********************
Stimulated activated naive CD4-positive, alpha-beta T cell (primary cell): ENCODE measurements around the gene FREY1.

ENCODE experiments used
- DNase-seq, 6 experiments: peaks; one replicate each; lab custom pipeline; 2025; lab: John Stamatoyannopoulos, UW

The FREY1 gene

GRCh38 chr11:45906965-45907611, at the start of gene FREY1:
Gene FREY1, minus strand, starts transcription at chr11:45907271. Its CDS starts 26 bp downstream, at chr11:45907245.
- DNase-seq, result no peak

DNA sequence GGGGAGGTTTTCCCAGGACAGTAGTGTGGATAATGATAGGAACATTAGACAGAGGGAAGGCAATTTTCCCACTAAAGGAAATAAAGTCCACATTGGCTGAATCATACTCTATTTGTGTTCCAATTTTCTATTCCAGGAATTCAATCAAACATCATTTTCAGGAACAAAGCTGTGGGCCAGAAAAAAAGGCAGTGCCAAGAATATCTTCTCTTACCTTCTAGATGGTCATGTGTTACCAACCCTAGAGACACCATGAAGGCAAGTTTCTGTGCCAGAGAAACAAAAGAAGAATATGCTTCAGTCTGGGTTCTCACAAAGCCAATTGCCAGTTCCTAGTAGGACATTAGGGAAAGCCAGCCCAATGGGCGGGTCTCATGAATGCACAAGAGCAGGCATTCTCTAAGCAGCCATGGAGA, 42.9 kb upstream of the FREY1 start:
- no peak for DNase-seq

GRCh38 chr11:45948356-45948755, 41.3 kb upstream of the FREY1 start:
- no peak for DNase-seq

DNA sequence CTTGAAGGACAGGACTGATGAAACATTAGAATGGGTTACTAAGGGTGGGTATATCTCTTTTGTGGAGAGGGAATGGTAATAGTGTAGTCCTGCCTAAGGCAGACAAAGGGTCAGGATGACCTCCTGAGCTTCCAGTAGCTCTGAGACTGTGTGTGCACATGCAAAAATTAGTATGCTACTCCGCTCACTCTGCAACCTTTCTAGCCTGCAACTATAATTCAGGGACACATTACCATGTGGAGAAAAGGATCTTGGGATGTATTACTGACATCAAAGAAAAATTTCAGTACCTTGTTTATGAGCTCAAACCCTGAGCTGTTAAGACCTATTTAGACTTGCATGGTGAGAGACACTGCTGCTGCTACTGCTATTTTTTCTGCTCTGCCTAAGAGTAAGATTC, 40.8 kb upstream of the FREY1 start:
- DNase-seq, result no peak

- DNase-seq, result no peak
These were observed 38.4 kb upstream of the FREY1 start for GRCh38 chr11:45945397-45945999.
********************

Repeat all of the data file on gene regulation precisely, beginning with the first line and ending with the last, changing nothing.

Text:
Stimulated activated naive CD4-positive, alpha-beta T cell (primary cell): ENCODE measurements around the gene FREY1.

ENCODE experiments used
- DNase-seq, 6 experiments: peaks; one replicate each; lab custom pipeline; 2025; lab: John Stamatoyannopoulos, UW

The FREY1 gene

GRCh38 chr11:45906965-45907611, at the start of gene FREY1:
Gene FREY1, minus strand, starts transcription at chr11:45907271. Its CDS starts 26 bp downstream, at chr11:45907245.
- DNase-seq, result no peak

DNA sequence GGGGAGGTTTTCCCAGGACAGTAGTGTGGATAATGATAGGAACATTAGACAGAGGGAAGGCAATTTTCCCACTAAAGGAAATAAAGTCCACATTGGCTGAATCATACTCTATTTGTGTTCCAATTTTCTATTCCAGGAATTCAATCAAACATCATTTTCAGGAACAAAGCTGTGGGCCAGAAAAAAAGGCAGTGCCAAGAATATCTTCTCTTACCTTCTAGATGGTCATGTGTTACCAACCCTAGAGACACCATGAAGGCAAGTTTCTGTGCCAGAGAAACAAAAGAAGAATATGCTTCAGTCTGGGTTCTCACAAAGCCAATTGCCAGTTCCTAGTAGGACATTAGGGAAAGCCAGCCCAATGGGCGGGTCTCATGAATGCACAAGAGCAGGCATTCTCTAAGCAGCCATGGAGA, 42.9 kb upstream of the FREY1 start:
- no peak for DNase-seq

GRCh38 chr11:45948356-45948755, 41.3 kb upstream of the FREY1 start:
- no peak for DNase-seq

DNA sequence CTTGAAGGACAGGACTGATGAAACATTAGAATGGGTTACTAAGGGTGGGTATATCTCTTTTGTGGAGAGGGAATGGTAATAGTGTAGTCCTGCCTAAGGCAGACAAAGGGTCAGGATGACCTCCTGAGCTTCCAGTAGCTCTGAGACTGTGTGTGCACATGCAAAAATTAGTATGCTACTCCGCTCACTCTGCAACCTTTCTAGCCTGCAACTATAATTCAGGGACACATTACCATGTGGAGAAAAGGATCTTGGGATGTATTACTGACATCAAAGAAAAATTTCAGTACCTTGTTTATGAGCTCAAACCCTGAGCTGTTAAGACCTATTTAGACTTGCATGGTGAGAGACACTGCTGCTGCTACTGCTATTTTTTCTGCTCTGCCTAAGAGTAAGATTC, 40.8 kb upstream of the FREY1 start:
- DNase-seq, result no peak

- DNase-seq, result no peak
These were observed 38.4 kb upstream of the FREY1 start for GRCh38 chr11:45945397-45945999.